When a United Airlines flight made an emergency landing this summer due to medical situations on board, as the oxygen masks fell down, some passengers’ phone cameras went up. But psychologists say the instinct to snap a selfie in a near-death experience isn’t all narcissism—it’s also about survival and self-preservation.
The ‘Survival Selfie’
Our friends over at Jezebel have written about this strange phenomenon, in which people take and post a selfie during or after an emergency. Such as in July, when United Flight 447 from Denver to LA made an emergency landing in Colorado because of several spontaneous medical situations as a result of oxygen problems on board. A few passengers whipped out smartphones as they affixed their masks.
Meanwhile, last September, JetBlue Flight 1416 filled with smoke after an engine malfunctioned, forcing an emergency landing and prompted actor Jackson Rathbone to document the trauma in a series of photos and selfies.
Also last year, a US Airways Flight 1702 in Philadelphia aborted takeoff after the plane skidded into the runway nose-down and started smoking, but a Twitter user posted two selfies that went viral, after she safely evacuated and was a way’s away from the plane.
Finally, in the most stunning and saddest example, one man actually survived a small plane crash and took a selfie floating on a life raft in the Pacific Ocean near Hawaii, even filming some of the incident on his GoPro. Tragically, one person passed away in the incident.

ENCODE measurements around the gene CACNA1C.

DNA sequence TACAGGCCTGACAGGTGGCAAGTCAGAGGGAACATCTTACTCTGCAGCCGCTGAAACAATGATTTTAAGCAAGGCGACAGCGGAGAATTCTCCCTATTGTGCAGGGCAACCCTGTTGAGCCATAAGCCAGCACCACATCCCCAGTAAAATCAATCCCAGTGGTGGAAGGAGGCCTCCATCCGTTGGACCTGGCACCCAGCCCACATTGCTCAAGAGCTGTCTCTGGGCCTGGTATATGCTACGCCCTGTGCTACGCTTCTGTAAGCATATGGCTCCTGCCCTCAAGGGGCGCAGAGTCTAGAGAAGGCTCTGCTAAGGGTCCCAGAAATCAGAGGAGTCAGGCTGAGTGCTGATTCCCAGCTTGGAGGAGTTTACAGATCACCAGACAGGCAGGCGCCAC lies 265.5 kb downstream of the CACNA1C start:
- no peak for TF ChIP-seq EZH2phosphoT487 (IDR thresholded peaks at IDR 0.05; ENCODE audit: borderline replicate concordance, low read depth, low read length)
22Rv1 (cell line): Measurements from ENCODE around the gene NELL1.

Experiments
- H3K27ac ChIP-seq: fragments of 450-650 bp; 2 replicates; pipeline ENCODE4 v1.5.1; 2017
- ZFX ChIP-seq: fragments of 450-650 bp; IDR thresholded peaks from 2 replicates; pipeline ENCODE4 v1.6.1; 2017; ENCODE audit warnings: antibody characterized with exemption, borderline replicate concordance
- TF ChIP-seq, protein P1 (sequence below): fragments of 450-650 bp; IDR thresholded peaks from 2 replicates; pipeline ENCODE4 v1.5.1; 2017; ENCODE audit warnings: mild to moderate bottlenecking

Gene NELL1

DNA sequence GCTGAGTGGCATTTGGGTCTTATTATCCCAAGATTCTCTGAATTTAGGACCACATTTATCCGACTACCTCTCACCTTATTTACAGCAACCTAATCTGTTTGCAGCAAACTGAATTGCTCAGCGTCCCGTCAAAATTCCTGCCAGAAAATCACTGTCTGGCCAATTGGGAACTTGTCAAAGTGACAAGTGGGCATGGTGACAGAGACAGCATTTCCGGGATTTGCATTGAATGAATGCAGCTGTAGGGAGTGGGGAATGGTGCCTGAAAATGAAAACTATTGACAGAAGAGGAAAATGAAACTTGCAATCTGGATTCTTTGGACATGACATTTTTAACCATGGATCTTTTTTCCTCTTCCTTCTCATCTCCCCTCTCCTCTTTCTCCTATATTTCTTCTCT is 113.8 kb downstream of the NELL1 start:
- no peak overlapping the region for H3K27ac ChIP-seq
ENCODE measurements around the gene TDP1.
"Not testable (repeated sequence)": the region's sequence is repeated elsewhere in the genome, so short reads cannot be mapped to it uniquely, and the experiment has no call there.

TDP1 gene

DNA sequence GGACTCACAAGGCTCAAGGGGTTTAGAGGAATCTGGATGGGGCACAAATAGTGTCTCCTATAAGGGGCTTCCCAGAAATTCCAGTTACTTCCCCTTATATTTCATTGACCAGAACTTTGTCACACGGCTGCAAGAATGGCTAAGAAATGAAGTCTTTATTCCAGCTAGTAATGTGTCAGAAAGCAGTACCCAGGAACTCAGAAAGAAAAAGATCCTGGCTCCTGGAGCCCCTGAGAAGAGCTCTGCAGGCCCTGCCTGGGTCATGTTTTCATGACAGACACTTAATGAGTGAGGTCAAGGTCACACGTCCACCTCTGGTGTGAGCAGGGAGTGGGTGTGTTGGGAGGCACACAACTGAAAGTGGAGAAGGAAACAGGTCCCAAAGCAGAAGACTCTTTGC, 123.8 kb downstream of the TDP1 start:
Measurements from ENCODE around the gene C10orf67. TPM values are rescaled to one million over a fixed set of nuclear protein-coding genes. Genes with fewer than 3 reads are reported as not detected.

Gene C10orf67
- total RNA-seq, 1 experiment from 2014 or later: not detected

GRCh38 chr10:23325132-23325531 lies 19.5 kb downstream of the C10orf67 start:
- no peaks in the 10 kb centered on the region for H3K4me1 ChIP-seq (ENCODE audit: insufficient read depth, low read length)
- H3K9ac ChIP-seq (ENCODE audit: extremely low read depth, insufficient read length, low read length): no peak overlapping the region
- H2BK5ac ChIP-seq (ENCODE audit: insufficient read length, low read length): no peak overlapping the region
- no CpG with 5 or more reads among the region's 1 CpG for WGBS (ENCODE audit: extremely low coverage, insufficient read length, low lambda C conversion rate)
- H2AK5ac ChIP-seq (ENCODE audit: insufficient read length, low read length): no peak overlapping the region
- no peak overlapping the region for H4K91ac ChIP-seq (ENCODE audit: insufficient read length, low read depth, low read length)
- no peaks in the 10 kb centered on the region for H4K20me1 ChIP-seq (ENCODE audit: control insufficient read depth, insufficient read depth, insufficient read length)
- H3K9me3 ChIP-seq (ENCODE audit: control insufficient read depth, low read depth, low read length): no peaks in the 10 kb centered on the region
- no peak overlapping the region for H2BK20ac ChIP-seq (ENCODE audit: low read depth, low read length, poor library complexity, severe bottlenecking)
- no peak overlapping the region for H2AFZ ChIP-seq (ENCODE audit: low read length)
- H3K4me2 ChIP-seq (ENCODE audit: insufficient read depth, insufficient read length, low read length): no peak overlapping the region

It’s easy to roll your eyes at society, scoffing:“Taking a selfie is the last thing I’d be doing,” or “Wow, so it’s come to this.” But while danger isn’t new, smartphones and selfies are relatively so, and that’s sparked a new type of behavior among some people faced with crises. We asked a couple psychologists why folks do this.
Some of it is narcissism, yes
“In general, the compulsion to take a picture of yourself during an emergency is unlikely to help your situation. It is possible that documenting other details in an emergency would be useful—odd noises, the visage of an attacker—but turning the camera on yourself is suggesting that you are the only (or the most important) detail in this situation,” says Jesse Fox, an associate professor in the School of Communication at The Ohio State University.
Back in January, Fox led a study about selfie psychology that was published in the journal Personality and Individual Differences. In it, it was revealed that men who took more selfies are more likely to suffer from problems like narcissism and psychopathy. But in the case of survival selfies? Fox says that while there could definitely be some posterity or journalistic motivation behind them, the practice might also involve some innate level of self-involvement.
“Making this documentation about the self—rather than the situation—indicates that a certain level of narcissism is still at play,” she explains. “People may be thinking ahead that their photos may be widely shared, and thus want to embed themselves as part of the action. Alternatively, they may be trying to prove that they were actually there.”
If the picture’s taken after the emergency, not during, the motives might be different. “Perhaps you want to offer friends and family evidence that you’re okay—or not,” she says. “Or, [you might want to] preemptively address questions regarding the trauma you just experienced.”